For one month this past winter, two cranky geriatric men and their small off-Broadway play challenged “Hamilton” as the most sought after ticket in New York.
I was one of the lucky New Yorkers to see “Oh Hello, Live! on (Off) Broadway” during its sold out December run at the Cherry Lane Theater, and to experience the true genius of Gil Faizon and George St. Geegland, the curmudgeonly alter egos of comedians Nick Kroll and John Mulaney. Since closing, the show has gone on to tour the country, and is currently playing to similarly sold out theaters through April 2.
Known for their hit prank show “Too Much Tuna” (in reality a series of sketches on Kroll’s Comedy Central show, “Kroll Show”), in which they ambush an unsuspecting person with a ridiculously oversized portion of tuna, Faizon and St. Geegland’s return to the stage was long awaited — at least by me.
When Kroll, 37, and Mulaney, 33, were first performing their senior personas more than 10 years ago at Rififi, a now defunct East Village comedy club, I was not yet clued in to the burgeoning alternative comedy scene. It wasn’t until watching VH1’s “Best Week Ever” in the mid-2000s that I became enamored, if not obsessed, with them.
Since then I have seen both comedians perform stand-up and have followed their acting careers, but there’s always a soft spot in my heart for the weird and grumpy old men of “Oh Hello.” In addition to the stage show, I saw Faizon and St. Geegland “speak” at the 92 Street Y (the characters’ natural habitat) and perform at a Comedy Central showcase. In short, I’m a fan, or as Faizon and St. Geegland would say, a real “tuna head.”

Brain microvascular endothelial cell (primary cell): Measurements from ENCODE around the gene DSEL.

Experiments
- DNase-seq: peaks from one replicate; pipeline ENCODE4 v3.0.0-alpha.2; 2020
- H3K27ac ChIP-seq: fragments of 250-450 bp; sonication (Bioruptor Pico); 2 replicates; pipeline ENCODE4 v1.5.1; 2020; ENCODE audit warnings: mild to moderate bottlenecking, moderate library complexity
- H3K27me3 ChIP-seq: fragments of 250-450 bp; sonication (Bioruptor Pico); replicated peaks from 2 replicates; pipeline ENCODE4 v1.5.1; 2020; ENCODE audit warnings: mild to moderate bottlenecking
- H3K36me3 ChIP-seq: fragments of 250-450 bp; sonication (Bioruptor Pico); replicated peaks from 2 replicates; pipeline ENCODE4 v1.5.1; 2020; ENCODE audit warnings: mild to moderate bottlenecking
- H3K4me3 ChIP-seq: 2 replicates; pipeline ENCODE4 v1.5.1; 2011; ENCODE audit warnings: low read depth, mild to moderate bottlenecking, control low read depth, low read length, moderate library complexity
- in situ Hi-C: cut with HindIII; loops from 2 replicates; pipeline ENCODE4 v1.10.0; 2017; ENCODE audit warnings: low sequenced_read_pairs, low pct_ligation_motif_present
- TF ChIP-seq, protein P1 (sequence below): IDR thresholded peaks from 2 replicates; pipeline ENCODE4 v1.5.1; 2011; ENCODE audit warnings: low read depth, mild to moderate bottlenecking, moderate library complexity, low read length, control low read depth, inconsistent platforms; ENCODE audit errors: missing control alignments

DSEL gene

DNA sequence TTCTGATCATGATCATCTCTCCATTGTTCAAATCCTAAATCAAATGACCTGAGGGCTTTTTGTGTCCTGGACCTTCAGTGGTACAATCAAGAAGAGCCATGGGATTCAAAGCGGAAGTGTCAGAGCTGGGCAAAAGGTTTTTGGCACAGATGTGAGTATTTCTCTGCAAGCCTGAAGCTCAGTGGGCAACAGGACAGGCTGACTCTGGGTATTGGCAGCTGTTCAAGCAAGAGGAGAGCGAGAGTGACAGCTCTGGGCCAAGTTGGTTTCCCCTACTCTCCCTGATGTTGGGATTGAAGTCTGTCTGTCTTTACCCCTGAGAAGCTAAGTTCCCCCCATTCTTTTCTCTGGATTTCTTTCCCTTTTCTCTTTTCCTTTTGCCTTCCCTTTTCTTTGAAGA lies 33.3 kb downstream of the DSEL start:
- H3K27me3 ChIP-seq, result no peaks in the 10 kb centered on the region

Watching their early web shorts, there was something in Kroll and Mulaney’s invented personas I immediately recognized.
The 70-something, turtleneck wearing, public radio tote bag carrying, Alan Alda-loving bachelors living in a rent-controlled apartment on the Upper West Side awakened in me cultural associations I didn’t know I had.
I identified their callous New York attitudes and out of date feminist views in my older male editors at the New York Post, where I then worked. I heard their weird hacking and throat clearing noises in every man I met over the age of 60. But what resonated most of all was something unmistakably Jewish embedded in their DNA.
Though only Faizon is presented as Jewish, as Kroll is in real life, there was always an undeniable Semitic quality in both characters.
Part of this derives from their personal histories. Faizon attended preschool at the 92nd Street Y, where playtime was followed by “talking about Israel.” St. Geegland conceived but never published “Rifkin’s Dilemma,” a parody of Phillip Roth’s “Portnoy’s Complaint,” a coming of age story about a boy who masturbates all day.
Other Jewish indicators are found in the unspoken nuances of their performance. The characters’ constant kvetching, their whining spoken cadence, their nebbishy, uncomfortable smiles and hunched postures scream out as belonging to the tribe. I recognized echoes of Mel Brooks’s “2000 Year Old Man,” the golden agers in synagogue who give out wrapped candies, and a stereotypical Jewish grandfather who’s lovable, yet somehow gets away with voicing mildly racist opinions about the person you’re dating.